Ricciardo keen to see full grid

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Published: Thursday 30th October 2014 by The News Editor

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Daniel Ricciardo believes the demise of Caterham and Marussia would represent a bitter loss for Formula One.

In the space of the past week both teams have entered administration and will miss the next two races, in the United States on Sunday and Brazil the following weekend.

For the first time since the 2005 Monaco Grand Prix only 18 cars will line up on the grid at the Circuit of the Americas.

It has led to serious questions being asked as to the direction of the sport when two teams with limited budgets can be allowed to go to the wall.

More importantly, for many drivers like Ricciardo, they also represent a stepping stone to a drive with one of the leading marques.

As a product of Red Bull’s young driver development programme, the 25-year-old Australian served part of his apprenticeship with the now defunct HRT for the second half of the 2011 campaign.

HRT was one of three new teams that entered the sport in 2010, but it may be that none of the trio will be around for 2015.

“For sure my six months with HRT were, as far as on track results go, not successful,” assessed Ricciardo ahead of a demo run on the streets of Austin in Red Bull team-mate Sebastian Vettel’s 2011 title-winning car.

“But for me it was a really good thing for getting me settled into F1. It was definitely a good stepping stone.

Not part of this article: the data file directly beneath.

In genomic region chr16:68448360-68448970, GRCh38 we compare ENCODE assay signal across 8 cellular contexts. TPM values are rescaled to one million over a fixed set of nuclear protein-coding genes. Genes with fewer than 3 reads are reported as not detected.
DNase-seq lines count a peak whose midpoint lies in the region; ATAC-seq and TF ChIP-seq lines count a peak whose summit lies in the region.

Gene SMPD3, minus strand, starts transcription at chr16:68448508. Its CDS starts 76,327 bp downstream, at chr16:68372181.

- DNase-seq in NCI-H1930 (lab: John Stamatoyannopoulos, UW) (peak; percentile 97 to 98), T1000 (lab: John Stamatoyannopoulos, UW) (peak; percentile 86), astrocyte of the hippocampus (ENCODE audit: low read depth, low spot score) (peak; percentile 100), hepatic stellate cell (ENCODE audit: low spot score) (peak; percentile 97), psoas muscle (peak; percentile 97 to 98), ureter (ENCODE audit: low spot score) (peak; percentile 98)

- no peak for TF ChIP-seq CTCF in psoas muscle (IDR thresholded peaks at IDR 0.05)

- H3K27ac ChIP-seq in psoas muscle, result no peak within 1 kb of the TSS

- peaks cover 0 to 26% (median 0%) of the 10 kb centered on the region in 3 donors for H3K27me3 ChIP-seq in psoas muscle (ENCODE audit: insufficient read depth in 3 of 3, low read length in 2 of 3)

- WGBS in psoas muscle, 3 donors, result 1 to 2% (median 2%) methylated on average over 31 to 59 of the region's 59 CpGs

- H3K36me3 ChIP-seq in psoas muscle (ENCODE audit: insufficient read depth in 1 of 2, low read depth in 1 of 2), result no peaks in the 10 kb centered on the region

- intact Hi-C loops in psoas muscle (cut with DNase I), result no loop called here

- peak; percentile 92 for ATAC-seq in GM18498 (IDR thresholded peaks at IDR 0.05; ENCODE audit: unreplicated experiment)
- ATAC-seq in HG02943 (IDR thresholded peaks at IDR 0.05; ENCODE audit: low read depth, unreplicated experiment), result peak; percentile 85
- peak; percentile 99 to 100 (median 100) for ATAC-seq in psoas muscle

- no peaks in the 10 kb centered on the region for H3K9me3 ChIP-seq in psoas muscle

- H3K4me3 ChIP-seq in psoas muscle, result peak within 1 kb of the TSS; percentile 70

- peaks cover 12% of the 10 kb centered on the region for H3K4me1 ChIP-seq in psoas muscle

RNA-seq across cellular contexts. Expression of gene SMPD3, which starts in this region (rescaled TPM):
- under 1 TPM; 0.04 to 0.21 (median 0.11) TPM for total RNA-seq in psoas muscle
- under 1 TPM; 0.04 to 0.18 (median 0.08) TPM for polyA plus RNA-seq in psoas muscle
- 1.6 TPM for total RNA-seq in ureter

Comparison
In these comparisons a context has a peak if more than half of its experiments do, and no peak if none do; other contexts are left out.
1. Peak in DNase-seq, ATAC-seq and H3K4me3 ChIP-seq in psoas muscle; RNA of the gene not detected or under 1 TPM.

“It allows you to learn under the radar. You’re in the spotlight of F1, but not so much in the spotlight if you’re running towards the back.

“Just for numbers in general we always like to see more cars on the grid.

“I remember being in Formula Renault in 2008 and we had 40 entries. There’s nothing like seeing a full grid even if some are slower than others. It’s a great spectacle.

“So from that side, and from the driver development side, we need more cars and more teams. It would be a shame if they are a permanent loss.”

For his part, Vettel at least recognises the sport’s increasing costs have played a part in the downfall of both marques.

“If they’re not here then we’ll miss them because it is always nice to see a lot of cars on the track,” said Vettel.

“It’s getting less and less, which is not a nice progression.

“But we’ve seen over the years how some of the smaller teams have struggled to find the money, find the budget to manage their season.”

Vettel, meanwhile, is almost certain to skip qualifying ahead of the race at the Circuit of the Americas.

Red Bull are set to change the complete power unit on Vettel’s car, which incurs a penalty of a pit-lane start.

Even if Vettel qualified on pole, he would still be demoted to the pit lane, so making it pointless for him to take part in qualifying.

Published: Thursday 30th October 2014 by The News Editor

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